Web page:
of the French, the primary Europeans to have dealings with them. Where the English tended to
try to move Indian groups further away from their civilization, the French tried to engulf
them. The Cree, who had held a similar attitude towards colonization before the French ever
got there, engulfed back. The result was the Metis, a race of primarily
French-Cree mixed-bloods, and distinct French and Cree populations who generally got along
pretty well. Since Canadian nationhood, the Cree people have faced the same problems of
self-determination and land control that every aboriginal group has, but they remain
better-equipped to face them than most, and the Cree language is one of the few North
American languages sure of surviving into the next century.
Cree Language Resources
Cree language samples, articles, and indexed links.
Cree Culture and History Directory
Related links about the Cree Indians past and present.
Cree Indians Fact Sheet
Our answers to frequently asked questions about the Crees, their language and culture.
Introduction to Cree Indian mythology.
Our Online Cree Language Materials
List of vocabulary words in the Cree language, with comparison to words in other Algonquian languages.
Cree Pronunciation Guide:
How to pronounce Cree words.
Cree Animal Words:
Illustrated glossary of animal words in the Plains Cree language.
Cree Body Parts:
Online and printable worksheets showing parts of the body in the Cree language.
Worksheet showing color words in the Cree language.
Worksheet showing how to count in the Cree language.
Lesson on the use of Cree possessive prefixes.
Cree Animate Nouns:
Lesson on Cree animate and inanimate nouns.
Cree Dictionaries, Audio Tapes and Language Resources
Alberta Elders' Cree Dictionary (Plains/Woods) Cree Words Cree-English Lexicon:
Our organization earns a commission from any book bought through these links
Spoken Cree: Level One Spoken Cree: Level Two:
Cree, Language of the Plain (Audiotape) Cree Syllabics Manual:
Cree language books and tapes for sale.
Outline for a Comparative Grammar of some Algonquian Languages:
Linguistics text comparing the Cree language to several other Algonquian languages.
Cree Language Cree Fontware:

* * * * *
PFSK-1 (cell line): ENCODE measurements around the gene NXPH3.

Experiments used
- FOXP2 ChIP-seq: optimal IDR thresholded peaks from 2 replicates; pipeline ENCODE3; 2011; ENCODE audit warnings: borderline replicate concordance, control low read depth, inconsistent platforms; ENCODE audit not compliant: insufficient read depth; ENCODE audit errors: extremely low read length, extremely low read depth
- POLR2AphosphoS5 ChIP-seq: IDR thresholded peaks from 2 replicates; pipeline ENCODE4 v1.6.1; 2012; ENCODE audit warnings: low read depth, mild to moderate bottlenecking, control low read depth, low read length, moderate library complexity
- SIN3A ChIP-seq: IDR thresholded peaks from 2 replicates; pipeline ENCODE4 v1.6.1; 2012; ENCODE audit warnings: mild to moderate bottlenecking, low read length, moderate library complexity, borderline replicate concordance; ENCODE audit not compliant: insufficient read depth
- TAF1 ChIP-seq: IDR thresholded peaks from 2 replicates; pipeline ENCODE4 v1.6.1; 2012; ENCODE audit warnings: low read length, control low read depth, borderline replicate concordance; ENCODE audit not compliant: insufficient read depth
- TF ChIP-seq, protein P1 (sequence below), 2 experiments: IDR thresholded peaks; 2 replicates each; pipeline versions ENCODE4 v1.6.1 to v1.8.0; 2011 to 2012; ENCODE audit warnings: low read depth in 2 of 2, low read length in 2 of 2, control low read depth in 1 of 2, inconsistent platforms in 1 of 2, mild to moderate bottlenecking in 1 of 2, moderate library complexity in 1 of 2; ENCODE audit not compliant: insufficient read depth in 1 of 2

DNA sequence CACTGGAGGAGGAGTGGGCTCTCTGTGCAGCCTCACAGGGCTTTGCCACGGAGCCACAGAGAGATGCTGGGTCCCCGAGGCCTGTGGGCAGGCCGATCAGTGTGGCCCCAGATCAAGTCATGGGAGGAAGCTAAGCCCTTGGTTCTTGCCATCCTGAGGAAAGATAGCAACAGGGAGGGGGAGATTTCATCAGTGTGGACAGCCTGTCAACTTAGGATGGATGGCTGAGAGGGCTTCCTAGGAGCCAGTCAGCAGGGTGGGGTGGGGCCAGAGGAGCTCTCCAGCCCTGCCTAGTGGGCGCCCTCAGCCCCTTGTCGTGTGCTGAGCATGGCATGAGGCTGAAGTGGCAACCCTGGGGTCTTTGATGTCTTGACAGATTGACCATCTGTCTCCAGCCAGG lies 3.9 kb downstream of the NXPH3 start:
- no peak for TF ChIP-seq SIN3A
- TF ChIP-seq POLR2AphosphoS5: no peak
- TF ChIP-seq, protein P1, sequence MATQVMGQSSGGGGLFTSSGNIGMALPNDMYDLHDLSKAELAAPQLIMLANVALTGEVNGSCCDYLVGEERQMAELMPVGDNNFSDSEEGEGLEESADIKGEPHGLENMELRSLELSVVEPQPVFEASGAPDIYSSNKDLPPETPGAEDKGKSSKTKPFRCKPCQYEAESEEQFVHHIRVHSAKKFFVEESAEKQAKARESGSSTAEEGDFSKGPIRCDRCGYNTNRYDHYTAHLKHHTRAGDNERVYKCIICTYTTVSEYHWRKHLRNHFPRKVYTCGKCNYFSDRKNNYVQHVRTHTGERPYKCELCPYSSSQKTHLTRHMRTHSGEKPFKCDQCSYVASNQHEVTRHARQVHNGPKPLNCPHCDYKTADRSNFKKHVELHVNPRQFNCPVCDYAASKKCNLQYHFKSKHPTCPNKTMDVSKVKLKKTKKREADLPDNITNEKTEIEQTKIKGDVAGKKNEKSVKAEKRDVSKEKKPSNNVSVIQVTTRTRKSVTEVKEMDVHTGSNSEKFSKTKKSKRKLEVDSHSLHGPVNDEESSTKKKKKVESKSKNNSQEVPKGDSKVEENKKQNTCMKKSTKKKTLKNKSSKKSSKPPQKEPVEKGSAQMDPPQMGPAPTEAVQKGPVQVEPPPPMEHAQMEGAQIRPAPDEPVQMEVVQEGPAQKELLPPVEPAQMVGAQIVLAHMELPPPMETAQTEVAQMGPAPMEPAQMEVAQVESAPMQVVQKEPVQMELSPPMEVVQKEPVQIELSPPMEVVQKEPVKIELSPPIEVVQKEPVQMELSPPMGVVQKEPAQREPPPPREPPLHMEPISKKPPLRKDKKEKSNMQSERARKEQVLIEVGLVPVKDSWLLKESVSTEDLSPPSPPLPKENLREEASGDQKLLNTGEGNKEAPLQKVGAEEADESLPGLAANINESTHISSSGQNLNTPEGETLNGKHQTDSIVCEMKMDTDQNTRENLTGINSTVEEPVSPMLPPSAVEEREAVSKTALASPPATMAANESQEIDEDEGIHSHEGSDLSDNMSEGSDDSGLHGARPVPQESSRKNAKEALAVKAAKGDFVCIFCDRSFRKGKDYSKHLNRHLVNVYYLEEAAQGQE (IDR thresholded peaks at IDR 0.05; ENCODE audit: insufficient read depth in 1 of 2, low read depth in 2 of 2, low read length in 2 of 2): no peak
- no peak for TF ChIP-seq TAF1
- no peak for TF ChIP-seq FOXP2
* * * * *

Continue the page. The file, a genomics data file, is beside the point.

Cree language software for sale.
Our Grandmother's Lives:
Reader of Cree-language stories with English translation.
Bibliographies of Innu and Cree language learning materials.
Department of Indian Languages, Literature and Linguistics:
Language courses in Cree and other indigenous languages at the Saskatchewan Indian Federated College.
Canadian translation service specializing in English, French, Chippewa, and Cree.
Ojibway and Cree Cultural Center:
OCCC offers Ojibway and Cree translation, transcription, and interpretation.
Cree Language Structures: A Cree Approach Cree, Language of the Plains:
Origins of Predicates: Evidence from Plains Cree Cree Narrative:
Cree linguistics books for sale.
Eastern Cree Bible:
New Testament translations into the James Bay Cree language, in print and on audiocassette.
Plains Cree storybook for children.
Cree-Montagnais-Naskapi Publications Cree Bibliography:
Bibliographies of Montagnais, Naskapi, and Cree linguistics papers.
Early 20th-century wordlists of the Cree langauge.
Native American Language Dictionaries:
Cree and other American Indian dictionaries and language materials for sale.
Cree Language Community and Tools
Cree Font for Macintosh Unified Canadian Aboriginal Syllabics for Windows:
Cree fonts for free download.
Ojibwe- and Cree-language radio broadcasts.
Cree language community mailing list, poetry, announcements, and links.
List of Ojibway and Cree language courses in Canada, the US, and by distance learning.
Cree Language Lessons and Linguistic Descriptions
Cree Language Description James Bay Cree: